The investment comes as Kilchoman looks to build on a position of strength. Even though routes to market in the on-trade and duty free stores have been blocked for much of the last two years, distillers such as Kilchoman (which probably sells more in specialist whisky shops than it does in pubs and hotels) have found success by selling whisky online and direct to consumers during the pandemic. This has been especially true for producers of higher-end spirits, which have benefited from drinkers treating themselves to bottles of fine single malt Scotch whisky during lockdowns with cash they might otherwise have spent on going out or on holiday.

“We have experienced considerable growth in the last four to five years,” Anthony Wills, co-founder of Kilchoman, told The Herald last week. “[It] means we have had to [increase] operating production to keep up with demand.”

He added: “In whisky… you have to look ahead.”

The rude health that the industry appears to be in was underlined by Diageo, Scotland’s biggest whisky producer, when it reported its interim results a few days ago.

The drinks giant hailed the performance of its flagship Johnnie Walker blend and its wider Scotch portfolio as whisky sales increased by 27% during the six months ended December 31. That helped drive a 22.5 per cent rise in operating profit to £2.7 billion, ahead of forecasts, with the company highlighting the continuing recovery of the bar, restaurant, hotel and nightclub sector, as well as the resilience of the off-trade.

It would certainly be no surprise if Diageo’s great rival, Pernod Ricard, owner of Chivas Brothers, reports similar trends when it unveils its half-year results tomorrow, given the direction of travel it has also been on in recent months.

What seems particularly impressive is that Scotch whisky has recovered from the impact of the pandemic despite serious problems across global supply chains.

The industry for months now has had to contend with shortages of dry goods such as cardboard and glass, as well as shipping delays because of a global shortage of containers that has arisen in the aftermath of the pandemic. Distillers such as Diageo acknowledge the difficulties these factors pose and expect them to persist for a good few months to come. Diageo’s chief executive Ivan Menezes declared recently that the firm’s ability to grow volumes amid such circumstances has been an “extraordinary job”.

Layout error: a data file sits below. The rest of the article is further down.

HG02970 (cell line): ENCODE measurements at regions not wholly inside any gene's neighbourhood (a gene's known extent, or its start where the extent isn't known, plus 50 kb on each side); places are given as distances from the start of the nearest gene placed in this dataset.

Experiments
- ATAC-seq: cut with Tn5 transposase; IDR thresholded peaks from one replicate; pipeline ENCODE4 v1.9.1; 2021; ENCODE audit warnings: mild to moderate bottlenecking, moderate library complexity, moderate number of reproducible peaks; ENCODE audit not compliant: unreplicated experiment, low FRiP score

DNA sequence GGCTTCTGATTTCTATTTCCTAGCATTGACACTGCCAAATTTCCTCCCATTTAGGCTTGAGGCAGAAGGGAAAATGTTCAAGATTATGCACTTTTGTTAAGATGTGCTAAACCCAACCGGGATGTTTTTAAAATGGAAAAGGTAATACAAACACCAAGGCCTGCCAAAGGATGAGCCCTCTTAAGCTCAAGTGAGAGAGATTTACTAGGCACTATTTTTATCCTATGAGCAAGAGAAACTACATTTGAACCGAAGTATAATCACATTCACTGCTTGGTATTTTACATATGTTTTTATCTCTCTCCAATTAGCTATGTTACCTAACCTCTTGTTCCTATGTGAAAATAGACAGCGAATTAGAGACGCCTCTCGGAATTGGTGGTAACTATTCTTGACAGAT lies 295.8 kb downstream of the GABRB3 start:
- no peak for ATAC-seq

However, supply-chain bottlenecks are not the only immediate challenge. Surging inflation, driven by soaring energy costs, could also dent the confidence of consumers who suddenly find themselves with a little less discretionary cash to spend. Inflation will also be having a major effect on the cost base of distillers.

Moreover, now that restrictions have eased in sectors such as hospitality and travel, spending on whisky could in theory be cut by consumers who now have more choice when it comes to their leisure time.

It is the nature of the whisky industry, however, to plan for the long term. Seasoned distillers and industry watchers know full well that whisky can be a cyclical business, with history showing that there have been difficult times of over-supply.

Broadly speaking, though, the indications are that the long-term prospects are good, and in that respect it is reassuring to see so many distillers busy ensuring that they will be equipped to meet demand for their spirits in the decades to come.